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Will Darian Kinnard Continue Chiefs' Trend of Day One Lineman Starters?

Can Kinnard factor into the Chiefs' changing philosophy along the front line?

Long before the days of Patrick Mahomes’ no-look passes and choreographed spin move trick plays in the Super Bowl, the Kansas City Chiefs ascended to the top of the AFC in a stylistically-different way: an impenetrable, king-sized offensive line. In anchoring an offense that led in the NFL in rushing touchdowns in each of 2002, 2003 and 2004, those maulers up front were considered not long ago to be the “best offensive line of this century” largely due to their physicality, versatility and IQ.

It’d certainly be premature to liken the current-day Chiefs offensive line to that of one featuring two Hall of Famers. With that said, there’s a case to be made that the mentality is remarkably similar. In selecting Kentucky Wildcats lineman Darian Kinnard with the No. 145 pick in the 2022 NFL Draft, the Chiefs, in theory, made their intentions clear: They intend to bully opposing defensive fronts in 2022-23.

University of Kentucky offensive lineman Darian Kinnard speaks to the media during SEC Media Days at the Hyatt Regency in Hoover, Ala., Tuesday, July 20, 2021. [Staff Photo/Gary Cosby Jr.] Sec Media Days Kentucky

It hasn’t even been three weeks since Kansas City’s selection of Kinnard on Day Three, but those with a general pulse on the Chiefs’ offensive line situation can’t help but get excited about the potential SmackDown! that Creed Humphrey, Trey Smith, and now, Kinnard can lay on opposing defenders. This is showcased by Smith’s ruthless trap block against the Giants last season. In consecutive years, Brett Veach has approached the draft searching for nastiness along the interior, and few among this year’s class bring that to the degree that Kinnard does.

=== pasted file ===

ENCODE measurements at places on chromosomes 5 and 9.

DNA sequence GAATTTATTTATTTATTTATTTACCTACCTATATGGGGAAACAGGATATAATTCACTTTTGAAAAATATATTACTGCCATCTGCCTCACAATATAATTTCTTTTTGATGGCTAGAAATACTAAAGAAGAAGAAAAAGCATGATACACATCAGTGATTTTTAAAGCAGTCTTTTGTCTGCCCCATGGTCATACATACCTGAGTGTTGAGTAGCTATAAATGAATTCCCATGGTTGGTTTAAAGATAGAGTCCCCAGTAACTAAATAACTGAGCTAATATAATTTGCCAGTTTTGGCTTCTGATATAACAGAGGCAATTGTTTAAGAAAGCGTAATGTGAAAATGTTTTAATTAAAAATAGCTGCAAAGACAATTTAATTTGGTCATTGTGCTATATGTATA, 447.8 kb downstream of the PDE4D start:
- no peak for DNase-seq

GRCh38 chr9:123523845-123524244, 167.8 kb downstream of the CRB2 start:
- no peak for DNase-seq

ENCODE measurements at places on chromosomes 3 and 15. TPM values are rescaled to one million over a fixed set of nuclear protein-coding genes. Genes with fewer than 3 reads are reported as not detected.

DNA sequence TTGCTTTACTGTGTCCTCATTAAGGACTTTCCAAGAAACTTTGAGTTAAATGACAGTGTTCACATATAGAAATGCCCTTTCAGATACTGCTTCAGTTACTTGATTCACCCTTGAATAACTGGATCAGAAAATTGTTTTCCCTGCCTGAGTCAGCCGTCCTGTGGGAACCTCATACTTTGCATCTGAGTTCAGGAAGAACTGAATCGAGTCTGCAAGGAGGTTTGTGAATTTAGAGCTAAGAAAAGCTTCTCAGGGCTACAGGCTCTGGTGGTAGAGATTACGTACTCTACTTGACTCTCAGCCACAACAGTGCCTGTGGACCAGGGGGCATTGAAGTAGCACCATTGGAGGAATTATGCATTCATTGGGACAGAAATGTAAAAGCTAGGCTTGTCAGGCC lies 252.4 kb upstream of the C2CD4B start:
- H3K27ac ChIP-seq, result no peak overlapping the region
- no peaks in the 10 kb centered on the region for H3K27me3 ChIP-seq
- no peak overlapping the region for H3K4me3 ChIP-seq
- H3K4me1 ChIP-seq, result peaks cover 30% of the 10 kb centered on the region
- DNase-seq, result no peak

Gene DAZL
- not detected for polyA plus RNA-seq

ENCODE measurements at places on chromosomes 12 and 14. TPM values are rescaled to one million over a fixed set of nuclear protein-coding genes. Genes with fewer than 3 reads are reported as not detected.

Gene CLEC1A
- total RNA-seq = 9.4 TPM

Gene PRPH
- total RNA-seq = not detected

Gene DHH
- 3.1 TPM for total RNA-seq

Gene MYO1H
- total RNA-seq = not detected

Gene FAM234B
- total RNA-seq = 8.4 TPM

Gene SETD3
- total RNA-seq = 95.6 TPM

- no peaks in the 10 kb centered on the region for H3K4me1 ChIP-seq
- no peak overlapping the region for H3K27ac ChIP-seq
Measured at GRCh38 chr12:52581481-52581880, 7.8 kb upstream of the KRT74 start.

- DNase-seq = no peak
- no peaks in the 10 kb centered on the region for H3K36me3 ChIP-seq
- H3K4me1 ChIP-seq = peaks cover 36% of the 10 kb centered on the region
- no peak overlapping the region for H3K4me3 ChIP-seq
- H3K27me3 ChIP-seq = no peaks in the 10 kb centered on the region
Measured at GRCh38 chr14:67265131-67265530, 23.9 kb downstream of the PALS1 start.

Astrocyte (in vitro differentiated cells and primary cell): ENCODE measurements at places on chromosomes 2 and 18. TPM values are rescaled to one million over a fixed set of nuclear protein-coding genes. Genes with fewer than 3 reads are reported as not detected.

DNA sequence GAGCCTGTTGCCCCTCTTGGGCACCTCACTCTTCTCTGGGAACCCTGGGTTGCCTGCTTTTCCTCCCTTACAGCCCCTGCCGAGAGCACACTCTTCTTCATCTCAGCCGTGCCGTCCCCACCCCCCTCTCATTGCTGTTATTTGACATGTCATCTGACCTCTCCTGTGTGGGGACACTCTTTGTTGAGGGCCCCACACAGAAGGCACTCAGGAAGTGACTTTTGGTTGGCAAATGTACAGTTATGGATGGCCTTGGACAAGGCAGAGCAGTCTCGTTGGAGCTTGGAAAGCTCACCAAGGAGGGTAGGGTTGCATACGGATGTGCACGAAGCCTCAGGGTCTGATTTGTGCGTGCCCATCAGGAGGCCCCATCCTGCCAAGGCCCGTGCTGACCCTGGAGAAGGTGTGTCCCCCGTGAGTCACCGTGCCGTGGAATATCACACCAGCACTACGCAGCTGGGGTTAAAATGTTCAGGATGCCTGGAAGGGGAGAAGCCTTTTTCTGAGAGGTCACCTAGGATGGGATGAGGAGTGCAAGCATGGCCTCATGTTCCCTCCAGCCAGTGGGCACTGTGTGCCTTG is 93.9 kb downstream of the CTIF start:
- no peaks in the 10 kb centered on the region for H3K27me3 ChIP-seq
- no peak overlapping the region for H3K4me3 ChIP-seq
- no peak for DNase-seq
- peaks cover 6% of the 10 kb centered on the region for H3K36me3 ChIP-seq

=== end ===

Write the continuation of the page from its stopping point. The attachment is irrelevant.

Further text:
That Kinnard was even available at pick No. 145 is viewed as reason to believe the Chiefs were among the NFL’s best in finding elite value. Kinnard, a consensus All-American in 2021, was viewed by many as a second or third-rounder. As evidenced in his early Q&A sessions, the realization that the NFL’s entirety passed on him multiple times isn’t lost on him. You can hear it in his voice. 

The only thing more enticing than snagging a Day Two talent on Day Three? Snagging that talent and having him anxious to make the other 31 teams regret it. Given the chance to be Veach for a day, this photograph would be somewhere inside GEHA Field for opposing teams to walk by on their way to the field.

All accounts point to there being no definitive timetable for Lucas Niang’s return from his torn patellar tendon. Momentarily, that leaves Kinnard in a tug-of-war with Andrew Wylie, an admirable spot-starter from a season ago, for the right tackle job.

In theory, Kinnard's collegiate résumé gives him a puncher's chance right away. Per Pro Football Focus, Kinnard allowed just four QB hurries, two QB hits and a single sack over 414 passing snaps. He also remained a focal point for Wildcats running back Christopher Rodriguez Jr. (1,378 yards, 6.1 yards per carry!) in Kentucky’s zone-heavy scheme, be it on the edge or moving up to the second level.